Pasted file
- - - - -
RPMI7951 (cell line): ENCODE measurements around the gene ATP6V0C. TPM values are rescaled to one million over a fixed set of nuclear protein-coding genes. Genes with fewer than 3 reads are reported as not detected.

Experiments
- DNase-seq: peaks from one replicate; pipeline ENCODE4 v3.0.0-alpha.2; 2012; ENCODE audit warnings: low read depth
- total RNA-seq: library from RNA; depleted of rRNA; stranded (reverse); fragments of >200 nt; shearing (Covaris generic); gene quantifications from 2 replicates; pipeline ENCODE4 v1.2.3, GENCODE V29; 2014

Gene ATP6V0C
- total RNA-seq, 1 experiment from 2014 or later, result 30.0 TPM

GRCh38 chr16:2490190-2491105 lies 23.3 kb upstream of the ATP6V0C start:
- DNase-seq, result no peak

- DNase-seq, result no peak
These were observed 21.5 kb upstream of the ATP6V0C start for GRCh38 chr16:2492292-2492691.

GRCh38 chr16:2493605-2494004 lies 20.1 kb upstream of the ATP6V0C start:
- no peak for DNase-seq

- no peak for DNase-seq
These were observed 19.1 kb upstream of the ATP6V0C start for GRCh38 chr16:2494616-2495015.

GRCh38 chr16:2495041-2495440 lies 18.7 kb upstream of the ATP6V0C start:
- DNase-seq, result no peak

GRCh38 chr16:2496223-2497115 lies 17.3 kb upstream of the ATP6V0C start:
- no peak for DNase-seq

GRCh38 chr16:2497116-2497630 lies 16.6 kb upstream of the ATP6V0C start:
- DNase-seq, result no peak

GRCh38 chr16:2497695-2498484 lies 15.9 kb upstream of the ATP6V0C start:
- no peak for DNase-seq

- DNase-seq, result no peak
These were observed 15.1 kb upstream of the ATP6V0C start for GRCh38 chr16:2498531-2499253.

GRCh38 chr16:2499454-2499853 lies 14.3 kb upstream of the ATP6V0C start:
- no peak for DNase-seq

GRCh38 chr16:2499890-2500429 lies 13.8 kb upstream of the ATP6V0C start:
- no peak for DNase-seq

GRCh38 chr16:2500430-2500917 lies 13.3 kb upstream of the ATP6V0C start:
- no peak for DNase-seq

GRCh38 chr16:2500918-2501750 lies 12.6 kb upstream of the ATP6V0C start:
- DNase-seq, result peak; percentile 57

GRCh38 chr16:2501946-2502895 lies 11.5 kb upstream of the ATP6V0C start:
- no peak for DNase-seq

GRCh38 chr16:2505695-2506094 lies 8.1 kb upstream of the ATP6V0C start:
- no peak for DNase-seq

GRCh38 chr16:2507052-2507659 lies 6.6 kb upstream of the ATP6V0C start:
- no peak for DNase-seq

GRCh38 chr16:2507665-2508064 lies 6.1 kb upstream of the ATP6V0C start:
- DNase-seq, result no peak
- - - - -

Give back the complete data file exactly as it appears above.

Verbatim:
RPMI7951 (cell line): ENCODE measurements around the gene ATP6V0C. TPM values are rescaled to one million over a fixed set of nuclear protein-coding genes. Genes with fewer than 3 reads are reported as not detected.

Experiments
- DNase-seq: peaks from one replicate; pipeline ENCODE4 v3.0.0-alpha.2; 2012; ENCODE audit warnings: low read depth
- total RNA-seq: library from RNA; depleted of rRNA; stranded (reverse); fragments of >200 nt; shearing (Covaris generic); gene quantifications from 2 replicates; pipeline ENCODE4 v1.2.3, GENCODE V29; 2014

Gene ATP6V0C
- total RNA-seq, 1 experiment from 2014 or later, result 30.0 TPM

GRCh38 chr16:2490190-2491105 lies 23.3 kb upstream of the ATP6V0C start:
- DNase-seq, result no peak

- DNase-seq, result no peak
These were observed 21.5 kb upstream of the ATP6V0C start for GRCh38 chr16:2492292-2492691.

GRCh38 chr16:2493605-2494004 lies 20.1 kb upstream of the ATP6V0C start:
- no peak for DNase-seq

- no peak for DNase-seq
These were observed 19.1 kb upstream of the ATP6V0C start for GRCh38 chr16:2494616-2495015.

GRCh38 chr16:2495041-2495440 lies 18.7 kb upstream of the ATP6V0C start:
- DNase-seq, result no peak

GRCh38 chr16:2496223-2497115 lies 17.3 kb upstream of the ATP6V0C start:
- no peak for DNase-seq

GRCh38 chr16:2497116-2497630 lies 16.6 kb upstream of the ATP6V0C start:
- DNase-seq, result no peak

GRCh38 chr16:2497695-2498484 lies 15.9 kb upstream of the ATP6V0C start:
- no peak for DNase-seq

- DNase-seq, result no peak
These were observed 15.1 kb upstream of the ATP6V0C start for GRCh38 chr16:2498531-2499253.

GRCh38 chr16:2499454-2499853 lies 14.3 kb upstream of the ATP6V0C start:
- no peak for DNase-seq

GRCh38 chr16:2499890-2500429 lies 13.8 kb upstream of the ATP6V0C start:
- no peak for DNase-seq

GRCh38 chr16:2500430-2500917 lies 13.3 kb upstream of the ATP6V0C start:
- no peak for DNase-seq

GRCh38 chr16:2500918-2501750 lies 12.6 kb upstream of the ATP6V0C start:
- DNase-seq, result peak; percentile 57

GRCh38 chr16:2501946-2502895 lies 11.5 kb upstream of the ATP6V0C start:
- no peak for DNase-seq

GRCh38 chr16:2505695-2506094 lies 8.1 kb upstream of the ATP6V0C start:
- no peak for DNase-seq

GRCh38 chr16:2507052-2507659 lies 6.6 kb upstream of the ATP6V0C start:
- no peak for DNase-seq

GRCh38 chr16:2507665-2508064 lies 6.1 kb upstream of the ATP6V0C start:
- DNase-seq, result no peak